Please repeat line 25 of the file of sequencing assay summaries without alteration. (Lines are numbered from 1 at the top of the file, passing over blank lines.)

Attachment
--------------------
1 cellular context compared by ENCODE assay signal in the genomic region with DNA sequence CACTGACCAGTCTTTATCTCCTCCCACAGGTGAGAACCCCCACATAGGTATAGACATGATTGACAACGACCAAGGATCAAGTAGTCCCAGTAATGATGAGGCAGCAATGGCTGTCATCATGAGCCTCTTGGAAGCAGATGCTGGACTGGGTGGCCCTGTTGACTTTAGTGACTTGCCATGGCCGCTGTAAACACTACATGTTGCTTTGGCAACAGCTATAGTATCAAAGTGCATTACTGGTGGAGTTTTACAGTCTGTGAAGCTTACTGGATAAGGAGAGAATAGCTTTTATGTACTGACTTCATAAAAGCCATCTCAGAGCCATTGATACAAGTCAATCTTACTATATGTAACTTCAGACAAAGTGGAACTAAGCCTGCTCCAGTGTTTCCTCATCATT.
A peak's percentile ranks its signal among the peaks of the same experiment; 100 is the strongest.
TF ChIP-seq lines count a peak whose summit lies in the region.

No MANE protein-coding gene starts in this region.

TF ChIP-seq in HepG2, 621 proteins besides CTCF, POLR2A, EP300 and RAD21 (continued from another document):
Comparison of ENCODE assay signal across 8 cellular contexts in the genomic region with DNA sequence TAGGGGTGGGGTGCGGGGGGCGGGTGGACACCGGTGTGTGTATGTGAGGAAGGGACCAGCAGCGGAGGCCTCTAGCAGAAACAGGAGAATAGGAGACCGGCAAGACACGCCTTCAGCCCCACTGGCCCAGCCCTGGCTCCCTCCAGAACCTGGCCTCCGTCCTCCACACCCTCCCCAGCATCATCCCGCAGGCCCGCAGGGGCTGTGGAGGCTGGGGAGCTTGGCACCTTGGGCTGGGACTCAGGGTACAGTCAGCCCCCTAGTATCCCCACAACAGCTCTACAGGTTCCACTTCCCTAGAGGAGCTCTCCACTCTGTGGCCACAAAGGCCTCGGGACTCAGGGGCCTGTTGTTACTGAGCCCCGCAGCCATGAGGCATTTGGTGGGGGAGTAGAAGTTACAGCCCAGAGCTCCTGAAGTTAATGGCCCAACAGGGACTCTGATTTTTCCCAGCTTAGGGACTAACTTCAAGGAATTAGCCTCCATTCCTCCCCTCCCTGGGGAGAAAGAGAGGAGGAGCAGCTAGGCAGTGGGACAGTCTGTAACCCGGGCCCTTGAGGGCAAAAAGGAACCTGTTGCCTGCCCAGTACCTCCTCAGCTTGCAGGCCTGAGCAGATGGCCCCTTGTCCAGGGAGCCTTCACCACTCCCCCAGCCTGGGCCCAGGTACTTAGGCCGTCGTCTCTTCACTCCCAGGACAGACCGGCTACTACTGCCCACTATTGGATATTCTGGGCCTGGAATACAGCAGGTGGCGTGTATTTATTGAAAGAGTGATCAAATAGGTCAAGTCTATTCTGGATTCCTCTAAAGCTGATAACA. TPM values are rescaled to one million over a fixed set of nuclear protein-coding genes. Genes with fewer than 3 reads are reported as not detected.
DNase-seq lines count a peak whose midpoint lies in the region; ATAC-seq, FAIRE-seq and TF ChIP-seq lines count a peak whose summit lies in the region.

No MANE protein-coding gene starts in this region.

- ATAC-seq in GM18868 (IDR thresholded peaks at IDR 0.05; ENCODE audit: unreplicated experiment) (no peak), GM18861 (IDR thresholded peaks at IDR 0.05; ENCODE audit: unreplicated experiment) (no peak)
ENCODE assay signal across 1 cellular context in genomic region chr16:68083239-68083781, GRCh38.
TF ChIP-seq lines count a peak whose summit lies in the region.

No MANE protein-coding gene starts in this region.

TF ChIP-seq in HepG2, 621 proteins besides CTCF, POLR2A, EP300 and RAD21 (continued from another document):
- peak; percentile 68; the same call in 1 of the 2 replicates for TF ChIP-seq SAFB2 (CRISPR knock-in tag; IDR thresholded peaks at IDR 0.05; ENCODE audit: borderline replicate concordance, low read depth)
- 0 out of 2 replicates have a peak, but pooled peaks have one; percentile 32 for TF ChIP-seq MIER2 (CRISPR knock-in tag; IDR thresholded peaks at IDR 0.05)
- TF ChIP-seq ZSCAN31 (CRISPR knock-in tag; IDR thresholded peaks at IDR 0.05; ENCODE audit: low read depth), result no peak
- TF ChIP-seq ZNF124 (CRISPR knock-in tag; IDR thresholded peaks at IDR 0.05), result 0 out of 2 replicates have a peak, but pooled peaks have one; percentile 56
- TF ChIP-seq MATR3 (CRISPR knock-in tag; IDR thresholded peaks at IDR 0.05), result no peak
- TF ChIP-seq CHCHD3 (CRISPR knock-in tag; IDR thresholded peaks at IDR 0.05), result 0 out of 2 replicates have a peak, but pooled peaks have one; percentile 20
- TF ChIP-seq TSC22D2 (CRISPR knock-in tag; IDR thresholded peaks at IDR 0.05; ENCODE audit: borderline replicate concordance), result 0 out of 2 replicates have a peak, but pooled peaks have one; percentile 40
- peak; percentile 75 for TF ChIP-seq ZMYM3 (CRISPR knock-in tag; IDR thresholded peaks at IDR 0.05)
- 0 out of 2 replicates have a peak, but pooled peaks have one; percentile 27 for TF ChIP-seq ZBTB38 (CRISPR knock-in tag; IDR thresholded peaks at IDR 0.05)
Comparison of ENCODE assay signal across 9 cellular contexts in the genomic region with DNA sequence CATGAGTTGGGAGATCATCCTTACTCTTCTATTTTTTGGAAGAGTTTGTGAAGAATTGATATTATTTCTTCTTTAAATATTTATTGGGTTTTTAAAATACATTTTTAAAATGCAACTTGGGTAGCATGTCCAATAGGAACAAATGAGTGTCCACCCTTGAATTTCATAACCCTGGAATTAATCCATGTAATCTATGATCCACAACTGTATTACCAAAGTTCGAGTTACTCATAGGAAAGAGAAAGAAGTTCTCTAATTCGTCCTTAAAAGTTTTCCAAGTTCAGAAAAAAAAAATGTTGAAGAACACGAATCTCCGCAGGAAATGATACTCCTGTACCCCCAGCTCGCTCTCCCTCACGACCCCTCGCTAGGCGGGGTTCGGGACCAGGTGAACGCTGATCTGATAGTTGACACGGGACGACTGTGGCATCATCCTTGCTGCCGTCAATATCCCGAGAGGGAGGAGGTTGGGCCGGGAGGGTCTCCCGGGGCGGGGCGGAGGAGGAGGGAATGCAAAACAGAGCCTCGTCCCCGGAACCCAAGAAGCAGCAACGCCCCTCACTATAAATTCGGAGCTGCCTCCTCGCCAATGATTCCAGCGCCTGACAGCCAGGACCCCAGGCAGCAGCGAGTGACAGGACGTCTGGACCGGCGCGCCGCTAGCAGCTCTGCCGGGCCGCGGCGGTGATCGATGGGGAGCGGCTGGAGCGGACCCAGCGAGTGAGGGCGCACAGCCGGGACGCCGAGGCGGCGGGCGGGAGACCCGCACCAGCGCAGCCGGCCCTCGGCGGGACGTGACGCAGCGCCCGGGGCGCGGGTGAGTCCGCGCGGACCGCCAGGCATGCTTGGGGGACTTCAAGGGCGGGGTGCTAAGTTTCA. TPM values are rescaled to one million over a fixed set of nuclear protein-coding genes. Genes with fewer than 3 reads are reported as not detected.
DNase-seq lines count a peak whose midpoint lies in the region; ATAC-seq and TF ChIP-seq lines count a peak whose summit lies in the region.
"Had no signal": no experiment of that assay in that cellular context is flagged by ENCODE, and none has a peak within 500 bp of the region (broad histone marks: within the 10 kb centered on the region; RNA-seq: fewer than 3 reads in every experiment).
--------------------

"Had no signal": no experiment of that assay in that cellular context is flagged by ENCODE, and none has a peak within 500 bp of the region (broad histone marks: within the 10 kb centered on the region; RNA-seq: fewer than 3 reads in every experiment).